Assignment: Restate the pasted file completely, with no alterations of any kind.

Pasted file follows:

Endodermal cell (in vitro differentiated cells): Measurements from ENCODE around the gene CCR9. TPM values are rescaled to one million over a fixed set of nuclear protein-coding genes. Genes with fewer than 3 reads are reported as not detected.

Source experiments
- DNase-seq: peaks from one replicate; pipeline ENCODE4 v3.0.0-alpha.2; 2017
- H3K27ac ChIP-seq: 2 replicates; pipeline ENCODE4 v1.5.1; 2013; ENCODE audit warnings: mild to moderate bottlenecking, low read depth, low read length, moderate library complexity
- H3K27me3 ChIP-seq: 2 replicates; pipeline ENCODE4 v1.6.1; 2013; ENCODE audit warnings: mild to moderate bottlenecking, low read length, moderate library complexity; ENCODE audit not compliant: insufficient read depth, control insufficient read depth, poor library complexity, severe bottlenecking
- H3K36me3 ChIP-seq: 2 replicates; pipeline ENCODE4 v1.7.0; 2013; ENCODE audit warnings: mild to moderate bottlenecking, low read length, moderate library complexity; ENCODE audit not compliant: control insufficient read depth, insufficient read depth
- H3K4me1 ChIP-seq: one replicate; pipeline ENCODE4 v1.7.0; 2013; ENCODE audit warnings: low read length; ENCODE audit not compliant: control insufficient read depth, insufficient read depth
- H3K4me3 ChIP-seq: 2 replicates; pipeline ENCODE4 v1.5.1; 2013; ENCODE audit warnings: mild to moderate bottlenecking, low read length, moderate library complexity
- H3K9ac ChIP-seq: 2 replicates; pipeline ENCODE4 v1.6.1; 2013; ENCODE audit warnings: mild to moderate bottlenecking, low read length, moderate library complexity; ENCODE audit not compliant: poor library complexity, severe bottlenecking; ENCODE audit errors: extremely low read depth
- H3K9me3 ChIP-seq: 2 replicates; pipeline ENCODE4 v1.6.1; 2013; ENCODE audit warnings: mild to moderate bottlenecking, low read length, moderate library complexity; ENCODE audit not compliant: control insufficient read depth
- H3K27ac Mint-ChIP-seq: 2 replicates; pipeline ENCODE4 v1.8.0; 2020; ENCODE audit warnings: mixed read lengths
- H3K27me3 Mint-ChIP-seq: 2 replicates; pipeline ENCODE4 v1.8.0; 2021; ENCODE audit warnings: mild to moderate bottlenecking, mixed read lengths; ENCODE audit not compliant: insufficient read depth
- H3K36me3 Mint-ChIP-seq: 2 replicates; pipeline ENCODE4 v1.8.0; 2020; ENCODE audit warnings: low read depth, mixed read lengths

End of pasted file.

Endodermal cell (in vitro differentiated cells): Measurements from ENCODE around the gene CCR9. TPM values are rescaled to one million over a fixed set of nuclear protein-coding genes. Genes with fewer than 3 reads are reported as not detected.

Source experiments
- DNase-seq: peaks from one replicate; pipeline ENCODE4 v3.0.0-alpha.2; 2017
- H3K27ac ChIP-seq: 2 replicates; pipeline ENCODE4 v1.5.1; 2013; ENCODE audit warnings: mild to moderate bottlenecking, low read depth, low read length, moderate library complexity
- H3K27me3 ChIP-seq: 2 replicates; pipeline ENCODE4 v1.6.1; 2013; ENCODE audit warnings: mild to moderate bottlenecking, low read length, moderate library complexity; ENCODE audit not compliant: insufficient read depth, control insufficient read depth, poor library complexity, severe bottlenecking
- H3K36me3 ChIP-seq: 2 replicates; pipeline ENCODE4 v1.7.0; 2013; ENCODE audit warnings: mild to moderate bottlenecking, low read length, moderate library complexity; ENCODE audit not compliant: control insufficient read depth, insufficient read depth
- H3K4me1 ChIP-seq: one replicate; pipeline ENCODE4 v1.7.0; 2013; ENCODE audit warnings: low read length; ENCODE audit not compliant: control insufficient read depth, insufficient read depth
- H3K4me3 ChIP-seq: 2 replicates; pipeline ENCODE4 v1.5.1; 2013; ENCODE audit warnings: mild to moderate bottlenecking, low read length, moderate library complexity
- H3K9ac ChIP-seq: 2 replicates; pipeline ENCODE4 v1.6.1; 2013; ENCODE audit warnings: mild to moderate bottlenecking, low read length, moderate library complexity; ENCODE audit not compliant: poor library complexity, severe bottlenecking; ENCODE audit errors: extremely low read depth
- H3K9me3 ChIP-seq: 2 replicates; pipeline ENCODE4 v1.6.1; 2013; ENCODE audit warnings: mild to moderate bottlenecking, low read length, moderate library complexity; ENCODE audit not compliant: control insufficient read depth
- H3K27ac Mint-ChIP-seq: 2 replicates; pipeline ENCODE4 v1.8.0; 2020; ENCODE audit warnings: mixed read lengths
- H3K27me3 Mint-ChIP-seq: 2 replicates; pipeline ENCODE4 v1.8.0; 2021; ENCODE audit warnings: mild to moderate bottlenecking, mixed read lengths; ENCODE audit not compliant: insufficient read depth
- H3K36me3 Mint-ChIP-seq: 2 replicates; pipeline ENCODE4 v1.8.0; 2020; ENCODE audit warnings: low read depth, mixed read lengths